Apple has announced that it plans to scan iPhones for images of child sexual abuse. The new feature called neuralMatch, which is being trialled in the US, scans images before they are uploaded to the iCloud. If it finds a match, a human will be alerted to review the image, and authorities will be alerted where abuse is confirmed. Apple also plans to scan encrypted messages sexually explicit content as a child safety measure. The new measures have alarmed privacy and security professionals but have drawn praise from child protection groups.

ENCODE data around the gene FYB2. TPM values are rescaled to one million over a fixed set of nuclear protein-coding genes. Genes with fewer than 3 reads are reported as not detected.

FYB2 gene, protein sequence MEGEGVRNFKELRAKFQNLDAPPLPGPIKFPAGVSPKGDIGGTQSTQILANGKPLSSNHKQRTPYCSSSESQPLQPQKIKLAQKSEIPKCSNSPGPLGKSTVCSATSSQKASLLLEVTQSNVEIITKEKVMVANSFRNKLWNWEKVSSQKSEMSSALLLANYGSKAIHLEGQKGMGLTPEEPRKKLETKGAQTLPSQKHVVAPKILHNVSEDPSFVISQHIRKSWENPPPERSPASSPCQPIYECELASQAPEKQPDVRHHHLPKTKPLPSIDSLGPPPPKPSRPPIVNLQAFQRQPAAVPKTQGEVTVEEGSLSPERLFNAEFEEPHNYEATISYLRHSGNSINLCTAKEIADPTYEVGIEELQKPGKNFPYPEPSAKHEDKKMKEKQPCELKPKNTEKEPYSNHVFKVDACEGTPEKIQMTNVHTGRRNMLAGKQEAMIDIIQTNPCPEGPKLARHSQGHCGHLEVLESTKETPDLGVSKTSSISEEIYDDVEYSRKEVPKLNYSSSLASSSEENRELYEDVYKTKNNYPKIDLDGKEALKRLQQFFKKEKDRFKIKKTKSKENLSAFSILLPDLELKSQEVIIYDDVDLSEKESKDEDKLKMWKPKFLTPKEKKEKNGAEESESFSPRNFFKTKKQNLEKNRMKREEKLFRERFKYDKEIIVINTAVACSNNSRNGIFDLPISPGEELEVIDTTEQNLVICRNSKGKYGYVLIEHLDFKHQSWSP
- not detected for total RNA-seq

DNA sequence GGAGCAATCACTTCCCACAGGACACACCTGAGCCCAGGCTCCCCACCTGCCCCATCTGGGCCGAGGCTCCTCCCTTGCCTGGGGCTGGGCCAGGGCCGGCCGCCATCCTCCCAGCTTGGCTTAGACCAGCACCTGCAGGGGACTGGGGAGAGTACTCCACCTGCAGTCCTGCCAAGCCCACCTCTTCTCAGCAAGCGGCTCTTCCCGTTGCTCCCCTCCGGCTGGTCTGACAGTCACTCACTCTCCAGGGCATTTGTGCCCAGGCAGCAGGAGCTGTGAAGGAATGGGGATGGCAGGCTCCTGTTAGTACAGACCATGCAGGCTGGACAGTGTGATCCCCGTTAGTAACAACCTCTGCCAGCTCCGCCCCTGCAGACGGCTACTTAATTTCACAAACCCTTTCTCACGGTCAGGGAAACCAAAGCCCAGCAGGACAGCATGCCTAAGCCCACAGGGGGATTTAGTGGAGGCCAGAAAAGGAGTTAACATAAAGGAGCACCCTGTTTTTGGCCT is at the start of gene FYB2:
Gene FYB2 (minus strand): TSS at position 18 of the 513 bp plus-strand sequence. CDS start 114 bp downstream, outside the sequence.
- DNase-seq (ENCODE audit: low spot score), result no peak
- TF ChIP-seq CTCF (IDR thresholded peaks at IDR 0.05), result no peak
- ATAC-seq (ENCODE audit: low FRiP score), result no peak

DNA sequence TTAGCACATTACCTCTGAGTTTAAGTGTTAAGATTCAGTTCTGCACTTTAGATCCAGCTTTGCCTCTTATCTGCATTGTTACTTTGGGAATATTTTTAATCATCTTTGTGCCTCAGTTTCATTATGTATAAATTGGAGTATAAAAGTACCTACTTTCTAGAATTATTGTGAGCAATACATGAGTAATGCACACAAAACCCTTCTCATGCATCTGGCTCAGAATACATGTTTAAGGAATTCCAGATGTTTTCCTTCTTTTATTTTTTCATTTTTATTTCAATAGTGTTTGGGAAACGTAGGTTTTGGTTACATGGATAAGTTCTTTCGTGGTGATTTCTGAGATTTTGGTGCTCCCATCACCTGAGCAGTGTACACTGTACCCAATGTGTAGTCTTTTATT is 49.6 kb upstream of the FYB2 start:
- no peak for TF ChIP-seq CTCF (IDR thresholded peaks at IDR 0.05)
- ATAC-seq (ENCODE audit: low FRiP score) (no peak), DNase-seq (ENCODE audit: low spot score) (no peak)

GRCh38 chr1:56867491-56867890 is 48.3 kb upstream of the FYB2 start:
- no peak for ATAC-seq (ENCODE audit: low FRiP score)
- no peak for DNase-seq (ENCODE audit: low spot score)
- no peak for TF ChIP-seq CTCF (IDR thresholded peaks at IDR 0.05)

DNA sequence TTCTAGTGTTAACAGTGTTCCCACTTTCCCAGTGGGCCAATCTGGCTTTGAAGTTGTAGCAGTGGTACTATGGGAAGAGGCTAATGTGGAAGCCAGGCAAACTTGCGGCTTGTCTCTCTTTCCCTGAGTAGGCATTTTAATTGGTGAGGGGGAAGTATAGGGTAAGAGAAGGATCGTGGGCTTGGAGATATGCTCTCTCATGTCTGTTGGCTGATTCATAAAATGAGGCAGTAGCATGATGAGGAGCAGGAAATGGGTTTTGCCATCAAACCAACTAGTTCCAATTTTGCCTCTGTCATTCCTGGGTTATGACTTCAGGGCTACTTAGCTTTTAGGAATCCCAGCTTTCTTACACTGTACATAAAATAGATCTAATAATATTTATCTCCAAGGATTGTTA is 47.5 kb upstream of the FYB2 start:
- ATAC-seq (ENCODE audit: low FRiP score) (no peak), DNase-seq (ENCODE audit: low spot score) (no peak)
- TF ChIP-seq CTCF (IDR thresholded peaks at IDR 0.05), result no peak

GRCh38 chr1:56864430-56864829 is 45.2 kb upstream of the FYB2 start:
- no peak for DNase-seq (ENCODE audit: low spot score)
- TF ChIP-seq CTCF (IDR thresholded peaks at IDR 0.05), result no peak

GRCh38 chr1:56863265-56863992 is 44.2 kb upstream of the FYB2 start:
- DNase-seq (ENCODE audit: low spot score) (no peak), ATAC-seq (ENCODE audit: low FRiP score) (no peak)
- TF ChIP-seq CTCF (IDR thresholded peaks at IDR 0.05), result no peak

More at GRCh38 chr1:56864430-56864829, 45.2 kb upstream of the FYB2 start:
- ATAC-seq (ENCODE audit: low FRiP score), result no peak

- Malwarebytes provides a simple explanation of how exactly the new technology will work.
- IAPP post an article containing reactions from security and privacy communities over Apple’s initiative to combat abuse images.
- Privacy International claim Apple's well-intentioned plan opens the door to mass surveillance.
- The Guardian simply asks, what could go wrong?
- Independent writes how WhatsApp and privacy campaigners fear the system could be used to scan other types of content.
- The Register report Apple FAQs explain that it will block governments from subverting CSAM system.
- Financial Times reports that Apple’s move on child protection raises privacy questions, but may not be a step backwards (£).
- Apple releases full FAQs on its Expanded Protections for Children.